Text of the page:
Are you doomed to impoverishment in your elder years if you find yourself in your late 40s to early 60s with little in retirement savings? That is the basic message of the financial-services industry: Start saving early for retirement in the 401(k)/IRA era to harness the power of compound interest or else find yourself without enough time to shore up household finances later in life.
Here’s a classic illustration of this perspective. The key assumptions are that you invest $250 a month, earn an average annual return of 8% and retire at age 65. If you start at age 25 you will have $878,570 in retirement savings by age 65. Wait until age 50 to begin and your retirement nest egg will be $87,086 at age 65. Ouch!
Clearly, the standard financial advice is good. Problem is, the approach isn’t realistic for many people. Life is far from a smooth path for most people. Many end up saving much less for their retirement than the standard finance industry recommendations.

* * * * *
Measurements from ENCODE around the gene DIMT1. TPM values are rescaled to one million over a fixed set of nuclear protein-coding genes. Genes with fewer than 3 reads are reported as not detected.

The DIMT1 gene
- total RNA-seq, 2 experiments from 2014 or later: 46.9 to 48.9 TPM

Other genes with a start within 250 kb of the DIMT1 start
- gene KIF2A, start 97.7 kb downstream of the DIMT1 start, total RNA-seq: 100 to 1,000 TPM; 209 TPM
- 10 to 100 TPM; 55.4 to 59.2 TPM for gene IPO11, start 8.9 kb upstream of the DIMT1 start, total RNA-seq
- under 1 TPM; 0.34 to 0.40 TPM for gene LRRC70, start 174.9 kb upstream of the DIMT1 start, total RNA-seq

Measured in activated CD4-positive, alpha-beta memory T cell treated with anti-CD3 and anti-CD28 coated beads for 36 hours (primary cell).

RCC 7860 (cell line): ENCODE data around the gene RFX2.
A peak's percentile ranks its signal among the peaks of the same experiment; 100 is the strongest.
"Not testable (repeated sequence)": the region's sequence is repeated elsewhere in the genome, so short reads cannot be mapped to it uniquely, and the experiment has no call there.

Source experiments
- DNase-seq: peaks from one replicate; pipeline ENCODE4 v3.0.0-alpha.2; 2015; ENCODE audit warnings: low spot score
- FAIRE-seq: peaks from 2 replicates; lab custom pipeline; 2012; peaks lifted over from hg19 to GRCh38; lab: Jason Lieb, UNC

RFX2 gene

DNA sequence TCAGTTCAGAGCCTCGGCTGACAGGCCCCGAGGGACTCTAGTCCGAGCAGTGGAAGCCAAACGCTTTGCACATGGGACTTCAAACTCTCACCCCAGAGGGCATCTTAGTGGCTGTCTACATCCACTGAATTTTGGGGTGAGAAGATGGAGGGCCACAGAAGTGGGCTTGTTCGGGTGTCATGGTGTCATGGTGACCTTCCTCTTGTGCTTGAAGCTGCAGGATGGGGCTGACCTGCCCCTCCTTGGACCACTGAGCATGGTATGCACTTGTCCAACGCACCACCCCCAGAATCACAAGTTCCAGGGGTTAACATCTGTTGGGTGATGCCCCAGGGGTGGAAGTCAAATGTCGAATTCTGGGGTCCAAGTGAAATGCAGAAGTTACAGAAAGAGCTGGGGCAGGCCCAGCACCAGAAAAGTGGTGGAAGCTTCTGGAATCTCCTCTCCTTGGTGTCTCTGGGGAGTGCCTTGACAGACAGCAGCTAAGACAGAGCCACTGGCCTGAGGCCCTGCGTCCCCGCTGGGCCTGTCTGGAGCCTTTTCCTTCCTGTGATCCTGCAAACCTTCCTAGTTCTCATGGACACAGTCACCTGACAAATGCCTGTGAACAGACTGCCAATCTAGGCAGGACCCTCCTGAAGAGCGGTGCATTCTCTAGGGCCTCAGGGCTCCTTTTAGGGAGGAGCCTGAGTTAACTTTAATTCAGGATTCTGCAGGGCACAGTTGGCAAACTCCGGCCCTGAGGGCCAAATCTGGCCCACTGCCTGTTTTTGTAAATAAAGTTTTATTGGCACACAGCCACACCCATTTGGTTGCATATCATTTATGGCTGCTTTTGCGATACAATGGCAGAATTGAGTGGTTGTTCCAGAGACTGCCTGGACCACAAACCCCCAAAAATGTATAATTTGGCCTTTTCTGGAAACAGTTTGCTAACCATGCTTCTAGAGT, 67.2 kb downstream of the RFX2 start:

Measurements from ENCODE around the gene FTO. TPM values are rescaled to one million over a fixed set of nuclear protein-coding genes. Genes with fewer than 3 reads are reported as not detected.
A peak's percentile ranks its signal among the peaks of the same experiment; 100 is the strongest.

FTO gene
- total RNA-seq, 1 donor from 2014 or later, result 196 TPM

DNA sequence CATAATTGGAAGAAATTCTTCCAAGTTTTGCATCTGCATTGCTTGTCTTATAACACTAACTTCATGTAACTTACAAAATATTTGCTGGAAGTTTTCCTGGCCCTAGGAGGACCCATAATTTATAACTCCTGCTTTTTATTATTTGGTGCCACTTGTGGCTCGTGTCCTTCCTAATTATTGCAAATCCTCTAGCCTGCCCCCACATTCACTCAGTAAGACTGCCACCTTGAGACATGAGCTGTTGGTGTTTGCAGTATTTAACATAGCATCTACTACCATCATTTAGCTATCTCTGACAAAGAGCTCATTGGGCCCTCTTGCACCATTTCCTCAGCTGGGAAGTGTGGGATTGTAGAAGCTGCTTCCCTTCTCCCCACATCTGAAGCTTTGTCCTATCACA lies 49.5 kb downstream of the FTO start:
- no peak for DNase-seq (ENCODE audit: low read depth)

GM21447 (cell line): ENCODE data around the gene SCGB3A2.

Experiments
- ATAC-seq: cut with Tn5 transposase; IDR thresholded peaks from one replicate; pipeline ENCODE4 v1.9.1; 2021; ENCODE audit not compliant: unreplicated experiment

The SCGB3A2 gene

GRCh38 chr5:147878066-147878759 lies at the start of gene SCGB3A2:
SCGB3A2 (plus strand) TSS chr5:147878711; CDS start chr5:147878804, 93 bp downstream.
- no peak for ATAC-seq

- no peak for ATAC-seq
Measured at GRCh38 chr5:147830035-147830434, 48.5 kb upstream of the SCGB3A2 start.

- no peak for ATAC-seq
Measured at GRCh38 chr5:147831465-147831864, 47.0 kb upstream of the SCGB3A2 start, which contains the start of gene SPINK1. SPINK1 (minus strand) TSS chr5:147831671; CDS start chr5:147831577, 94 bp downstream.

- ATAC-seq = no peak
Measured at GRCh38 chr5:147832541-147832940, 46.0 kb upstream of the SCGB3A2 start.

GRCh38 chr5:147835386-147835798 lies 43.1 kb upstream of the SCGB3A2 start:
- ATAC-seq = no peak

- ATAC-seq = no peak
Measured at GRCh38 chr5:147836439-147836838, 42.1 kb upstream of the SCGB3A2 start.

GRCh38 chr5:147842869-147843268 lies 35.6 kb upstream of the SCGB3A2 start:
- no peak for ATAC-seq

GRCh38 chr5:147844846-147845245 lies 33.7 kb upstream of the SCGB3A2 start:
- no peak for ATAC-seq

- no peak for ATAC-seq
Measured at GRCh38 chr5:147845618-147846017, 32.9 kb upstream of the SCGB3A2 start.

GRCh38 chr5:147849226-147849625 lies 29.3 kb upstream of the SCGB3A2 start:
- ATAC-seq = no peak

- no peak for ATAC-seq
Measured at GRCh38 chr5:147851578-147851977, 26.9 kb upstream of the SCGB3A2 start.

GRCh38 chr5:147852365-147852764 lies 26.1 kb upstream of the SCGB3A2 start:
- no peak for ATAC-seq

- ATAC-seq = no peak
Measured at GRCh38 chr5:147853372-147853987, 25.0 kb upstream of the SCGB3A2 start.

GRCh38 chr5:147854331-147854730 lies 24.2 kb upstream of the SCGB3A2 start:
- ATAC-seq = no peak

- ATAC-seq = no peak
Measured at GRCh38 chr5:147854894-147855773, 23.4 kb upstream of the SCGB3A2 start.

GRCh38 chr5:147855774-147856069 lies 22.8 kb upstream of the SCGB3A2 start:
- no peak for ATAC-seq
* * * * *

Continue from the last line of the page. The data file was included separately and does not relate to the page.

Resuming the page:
That’s OK in many cases. You still have time on your side. What’s underestimated by much financial commentary is the opportunity people have in their 50s and 60s to save more.
The trick is to keep working well into the traditional retirement years and plan on putting a large percentage of income into savings. Working longer also allows you to claim Social Security later.
There are a number of steps to take that can add to financial security later in life. Here are some suggestions to consider:
• Downsize into a smaller home. They are cheaper to own and run. Larger homes cost significantly more to maintain.
• Hike contributions into your retirement savings plan. With a 401(k), participants can put as much as $19,000 into the plan. Those 50 years and older can add another $6,000 in 2019 (assuming the employer plan allows it).
• Increase your traditional IRA or Roth IRA contributions to the ceiling of $7,000 for those 50 years and older in 2019.
• Eliminate debts.
• Avoid expensive cars and their costly repair and maintenance bills.
In other words, don’t despair if it’s unrealistic for you to save the recommended amounts for retirement in your 30s and 40s. Instead, embrace a frugal mind-set. Frugality isn’t cheapness. Frugality means spending time with family and friends, embracing experiences and giving back. The frugal habit pays off big when you have the opportunity to save more of your paycheck later in your career.
Chris Farrell is senior economics contributor and “Marketplace,” commentator at Minnesota Public Radio.